A database is an organized collection of data. The
data are typically organized to model relevant
aspects of reality (for example, the availability of
rooms in hotels), in a way that supports
processes requiring this information (for
example, finding a hotel with vacancies).
Is a structured collection of records or data that is
stored in a computer system.
The term database system implies that the data
are managed to some level of quality (measured
in terms of accuracy, availability, usability, and
resilience) and this in turn often implies the use
of a general-purpose database management
A general-purpose DBMS is typically a
complex software system that meets
many usage requirements to properly
maintain its databases which are often
large and complex.
Increase productivity through real-time component
data and design re-use.
Consolidate parts, inventory and manufacturing
Decision support through integration with
enterprise business systems applications.
Information systems can be changed easily
according to the company's requirements.
Microsoft SQL server
computerized library systems
automated teller machines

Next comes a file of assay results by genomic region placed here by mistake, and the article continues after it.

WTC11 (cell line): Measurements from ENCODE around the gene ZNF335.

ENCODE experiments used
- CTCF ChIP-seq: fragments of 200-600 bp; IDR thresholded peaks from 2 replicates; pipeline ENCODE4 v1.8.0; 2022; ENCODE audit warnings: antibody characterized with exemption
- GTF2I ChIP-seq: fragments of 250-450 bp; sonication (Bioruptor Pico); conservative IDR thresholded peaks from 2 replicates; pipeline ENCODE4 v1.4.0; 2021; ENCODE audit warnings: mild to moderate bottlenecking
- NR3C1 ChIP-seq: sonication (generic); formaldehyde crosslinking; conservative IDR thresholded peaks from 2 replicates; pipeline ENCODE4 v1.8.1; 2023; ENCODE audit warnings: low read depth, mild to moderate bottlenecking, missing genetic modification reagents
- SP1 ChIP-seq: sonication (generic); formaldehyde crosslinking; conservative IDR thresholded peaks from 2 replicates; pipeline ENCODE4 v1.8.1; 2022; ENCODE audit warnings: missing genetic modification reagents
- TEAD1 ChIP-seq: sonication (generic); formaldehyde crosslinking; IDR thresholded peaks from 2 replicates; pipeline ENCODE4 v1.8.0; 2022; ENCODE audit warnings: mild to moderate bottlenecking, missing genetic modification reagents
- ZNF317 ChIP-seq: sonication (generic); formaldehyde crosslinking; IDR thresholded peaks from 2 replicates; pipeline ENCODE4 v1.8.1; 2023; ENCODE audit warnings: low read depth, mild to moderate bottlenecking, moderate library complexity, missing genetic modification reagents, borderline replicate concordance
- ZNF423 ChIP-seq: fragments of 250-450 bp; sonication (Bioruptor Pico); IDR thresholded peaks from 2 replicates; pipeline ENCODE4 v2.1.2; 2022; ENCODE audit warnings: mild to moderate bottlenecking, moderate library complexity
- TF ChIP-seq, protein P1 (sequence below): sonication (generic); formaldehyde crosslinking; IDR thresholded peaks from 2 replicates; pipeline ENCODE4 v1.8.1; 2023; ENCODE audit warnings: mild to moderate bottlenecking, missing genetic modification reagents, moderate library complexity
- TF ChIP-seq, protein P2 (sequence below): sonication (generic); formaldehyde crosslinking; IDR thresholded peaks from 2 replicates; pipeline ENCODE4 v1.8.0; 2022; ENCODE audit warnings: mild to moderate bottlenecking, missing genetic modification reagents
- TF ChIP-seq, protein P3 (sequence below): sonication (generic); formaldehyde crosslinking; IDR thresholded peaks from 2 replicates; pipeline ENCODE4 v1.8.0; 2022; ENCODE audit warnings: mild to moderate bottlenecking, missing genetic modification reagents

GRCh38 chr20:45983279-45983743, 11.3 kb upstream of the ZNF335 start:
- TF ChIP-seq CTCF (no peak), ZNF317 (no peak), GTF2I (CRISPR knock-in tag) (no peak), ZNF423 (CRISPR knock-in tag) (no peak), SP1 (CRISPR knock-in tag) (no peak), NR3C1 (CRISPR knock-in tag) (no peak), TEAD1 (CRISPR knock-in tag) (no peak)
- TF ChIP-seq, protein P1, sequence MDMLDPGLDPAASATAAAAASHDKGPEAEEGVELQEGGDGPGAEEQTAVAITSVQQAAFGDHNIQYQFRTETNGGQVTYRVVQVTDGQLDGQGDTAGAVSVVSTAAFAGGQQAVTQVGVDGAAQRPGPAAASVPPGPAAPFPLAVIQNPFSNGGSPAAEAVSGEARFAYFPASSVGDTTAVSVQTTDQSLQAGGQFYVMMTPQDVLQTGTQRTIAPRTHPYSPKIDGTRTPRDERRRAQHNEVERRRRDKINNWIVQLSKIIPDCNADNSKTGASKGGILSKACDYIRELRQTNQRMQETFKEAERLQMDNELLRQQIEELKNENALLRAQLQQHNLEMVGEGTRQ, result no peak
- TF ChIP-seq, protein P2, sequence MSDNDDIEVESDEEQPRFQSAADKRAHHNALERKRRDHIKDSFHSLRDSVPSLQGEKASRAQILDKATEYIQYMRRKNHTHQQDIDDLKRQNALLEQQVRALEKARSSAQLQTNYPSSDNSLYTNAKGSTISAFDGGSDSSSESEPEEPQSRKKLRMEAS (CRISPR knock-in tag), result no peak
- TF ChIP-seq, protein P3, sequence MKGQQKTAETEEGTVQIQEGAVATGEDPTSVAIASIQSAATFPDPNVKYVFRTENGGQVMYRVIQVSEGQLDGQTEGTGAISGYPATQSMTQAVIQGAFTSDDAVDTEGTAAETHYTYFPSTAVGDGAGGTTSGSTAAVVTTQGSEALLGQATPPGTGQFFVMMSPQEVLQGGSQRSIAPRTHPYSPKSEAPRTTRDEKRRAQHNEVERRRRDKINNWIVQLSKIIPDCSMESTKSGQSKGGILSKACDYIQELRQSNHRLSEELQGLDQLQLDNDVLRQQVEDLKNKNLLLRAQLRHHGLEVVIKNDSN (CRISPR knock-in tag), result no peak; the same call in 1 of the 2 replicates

flight reservation systems
computerized parts inventory systems
Attribute - a property or description of an entity. A toy
department employee entity could have attributes
describing the employee’s name, salary, and years of
Domain - a set of possible values for an attribute.
Entity - an object in the real world that is distinguishable
from other objects such as the green dragon toy.
Entity set - a collection of similar entities such as all of the
toys in the toy department.
Key - A key is an attribute (also known as column or field)
or a combination of attribute that is used to identify
records. Sometimes we might have to retrieve data
from more than one table, in those cases we require to
join tables with the help of keys. The purpose of the key
is to bind data together across tables without repeating
all of the data in every table.
External, logical and internal view
A DBMS Provides the ability for many different users to share data
and process resources. As there can be many different users, there
are many different database needs. The question is: How can a
single, unified database meet varying requirements of so many
A DBMS minimizes these problems by providing three views of the
database data: an external view (or user view), logical view (or
conceptual view) and physical (or internal) view. The user’s view of a
database program represents data in a format that is meaningful to a
user and to the software programs that process those data.
One strength of a DBMS is that while there is typically only one